1 Comment

  1. Stephen
    March 17, 2019 @ 8:27 am

    “Pension Life is now submitting complaints to the Pensions Ombudsman against ceding pension trustees who handed over members’ pension funds to scams and scammers.”

    Great news! I have submitted mine – back end last year. The POS do say that the process could take several months.

    POS also expects you to have gone through the company’s IDRP – internal dispute resolution procedure first. Some trustees have a two stage process and you have to go through both stages. I went through stage 1 with my provider – Mercer – mid last year, didn’t see the point of going through stage two but was forced to by POS or they couldn’t proceed. So I went through the motions of Stage 2 in Dec and now the POS have agreed to review my case.

    “Complaints against negligent trustees will be published … ” – I assume after the complaint has been ruled on by POS? I am happy to give salient points of my case but don’t know “how much”. Too much might not be looked on favourably by the adjudicator.

    Have many been submitted already?

    I imagine victims of London Capital & Finance, reported here: https://bondreview.co.uk/2019/03/13/london-capital-finance-roundup-administrator-forecasts-80-losses-and-did-the-fscs-say-that-lcf-is-covered/ and on BBC’s Inside Out South West https://www.bbc.co.uk/iplayer/episode/m0003bqq/inside-out-south-west-11032019 – it starts about 11 mins into the programme – will be wondering if they too could seek redress for their losses. The problem is no one has yet published details of how the victims came to be invested in LCF and so determine if there is a party that has been negligent in its duty of care or acted unlawfully. Everyone has focused on where the money has gone but not how it got there. BBC Journalists have also made an insinuating link to Johnny Mercer, Tory MP for Plymouth Moor View and Work & Pensions Secretary Amber Rudd, trying for a tenuous headline grab! That’s not good journalism in my opinion.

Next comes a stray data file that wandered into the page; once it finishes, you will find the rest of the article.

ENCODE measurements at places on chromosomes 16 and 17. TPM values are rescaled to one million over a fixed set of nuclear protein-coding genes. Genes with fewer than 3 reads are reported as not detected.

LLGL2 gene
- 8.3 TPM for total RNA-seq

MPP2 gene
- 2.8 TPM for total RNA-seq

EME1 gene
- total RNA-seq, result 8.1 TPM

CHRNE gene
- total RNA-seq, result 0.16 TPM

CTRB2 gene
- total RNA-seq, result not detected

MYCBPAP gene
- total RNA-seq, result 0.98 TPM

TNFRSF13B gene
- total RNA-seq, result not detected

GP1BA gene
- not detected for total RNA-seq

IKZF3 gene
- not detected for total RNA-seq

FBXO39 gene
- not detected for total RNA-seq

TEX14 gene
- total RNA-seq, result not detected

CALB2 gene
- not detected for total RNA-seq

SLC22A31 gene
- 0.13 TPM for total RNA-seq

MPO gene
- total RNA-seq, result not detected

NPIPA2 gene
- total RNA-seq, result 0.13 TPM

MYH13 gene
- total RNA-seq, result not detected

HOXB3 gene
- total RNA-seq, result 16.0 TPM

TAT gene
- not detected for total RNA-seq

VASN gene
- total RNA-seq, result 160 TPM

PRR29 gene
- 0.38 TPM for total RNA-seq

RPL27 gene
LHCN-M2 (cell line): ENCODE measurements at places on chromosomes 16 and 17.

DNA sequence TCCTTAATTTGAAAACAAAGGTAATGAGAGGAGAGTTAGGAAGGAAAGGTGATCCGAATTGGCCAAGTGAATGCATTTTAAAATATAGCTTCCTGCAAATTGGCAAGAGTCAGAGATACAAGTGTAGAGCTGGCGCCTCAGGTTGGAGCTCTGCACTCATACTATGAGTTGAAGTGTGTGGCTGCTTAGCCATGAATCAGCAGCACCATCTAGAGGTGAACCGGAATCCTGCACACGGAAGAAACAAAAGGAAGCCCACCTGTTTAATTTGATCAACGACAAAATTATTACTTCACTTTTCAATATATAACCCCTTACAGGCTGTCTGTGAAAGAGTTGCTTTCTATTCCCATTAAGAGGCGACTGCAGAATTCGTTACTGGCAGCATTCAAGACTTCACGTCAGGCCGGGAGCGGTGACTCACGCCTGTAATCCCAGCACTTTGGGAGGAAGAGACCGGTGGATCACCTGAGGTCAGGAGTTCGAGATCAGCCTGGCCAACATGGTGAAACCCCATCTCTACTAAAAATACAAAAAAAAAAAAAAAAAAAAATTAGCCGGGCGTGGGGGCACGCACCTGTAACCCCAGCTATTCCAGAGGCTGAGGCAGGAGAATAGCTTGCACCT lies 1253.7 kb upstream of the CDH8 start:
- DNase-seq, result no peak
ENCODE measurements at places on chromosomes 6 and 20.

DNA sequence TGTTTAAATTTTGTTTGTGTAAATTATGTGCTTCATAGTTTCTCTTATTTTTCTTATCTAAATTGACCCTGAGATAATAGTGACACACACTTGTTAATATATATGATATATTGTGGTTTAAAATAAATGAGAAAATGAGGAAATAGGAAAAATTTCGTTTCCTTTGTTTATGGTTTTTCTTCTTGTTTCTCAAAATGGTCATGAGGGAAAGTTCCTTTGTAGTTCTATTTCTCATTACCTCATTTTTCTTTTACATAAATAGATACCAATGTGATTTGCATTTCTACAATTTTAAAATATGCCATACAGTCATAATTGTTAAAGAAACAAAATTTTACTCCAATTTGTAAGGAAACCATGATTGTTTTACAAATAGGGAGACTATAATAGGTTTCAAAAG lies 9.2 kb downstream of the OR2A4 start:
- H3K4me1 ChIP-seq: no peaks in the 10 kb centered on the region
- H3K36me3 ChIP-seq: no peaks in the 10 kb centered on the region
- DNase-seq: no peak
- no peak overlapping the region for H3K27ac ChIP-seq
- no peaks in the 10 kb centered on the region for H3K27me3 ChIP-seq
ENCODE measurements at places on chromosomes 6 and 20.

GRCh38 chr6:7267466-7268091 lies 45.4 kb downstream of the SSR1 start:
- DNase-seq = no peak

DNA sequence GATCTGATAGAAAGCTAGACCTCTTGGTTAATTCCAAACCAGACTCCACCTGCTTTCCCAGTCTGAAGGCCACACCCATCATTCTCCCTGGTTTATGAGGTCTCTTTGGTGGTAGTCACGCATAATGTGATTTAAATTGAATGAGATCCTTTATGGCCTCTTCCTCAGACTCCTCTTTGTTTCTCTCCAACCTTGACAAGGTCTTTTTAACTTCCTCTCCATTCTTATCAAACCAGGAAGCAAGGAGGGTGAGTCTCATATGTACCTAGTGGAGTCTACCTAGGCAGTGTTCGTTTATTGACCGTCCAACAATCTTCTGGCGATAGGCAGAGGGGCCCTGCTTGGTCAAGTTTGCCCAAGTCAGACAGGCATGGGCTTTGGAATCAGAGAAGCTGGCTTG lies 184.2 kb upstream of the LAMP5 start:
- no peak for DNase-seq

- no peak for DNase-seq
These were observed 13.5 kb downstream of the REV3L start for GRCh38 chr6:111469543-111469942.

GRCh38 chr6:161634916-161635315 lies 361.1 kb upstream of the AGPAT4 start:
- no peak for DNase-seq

No one has yet answered: “How did victims get sold unregulated bonds when it is unlawful to invite or induce retail clients into these financial instruments”? Who was acting as “adviser”? And, “Where did the money come from? Pension Transfers or savings victims had direct access to?” If from Pension Transfers, then the above article might offer victims some hope.

    There are many important details not being investigated/published that may or may not mean victims might get some chance at redress.

    On a lighter note, whilst the author of bondreview.co.uk is a closely guarded secret, I personally believe the person to be a highly educated female senior citizen – like Miss Marple. The blogs leave tiny intriguing clues. In the article I linked to above, “she” uses the term “wireless” instead of radio – who says that these days? 😉

    Happy St. Patrick’s Day 2019!

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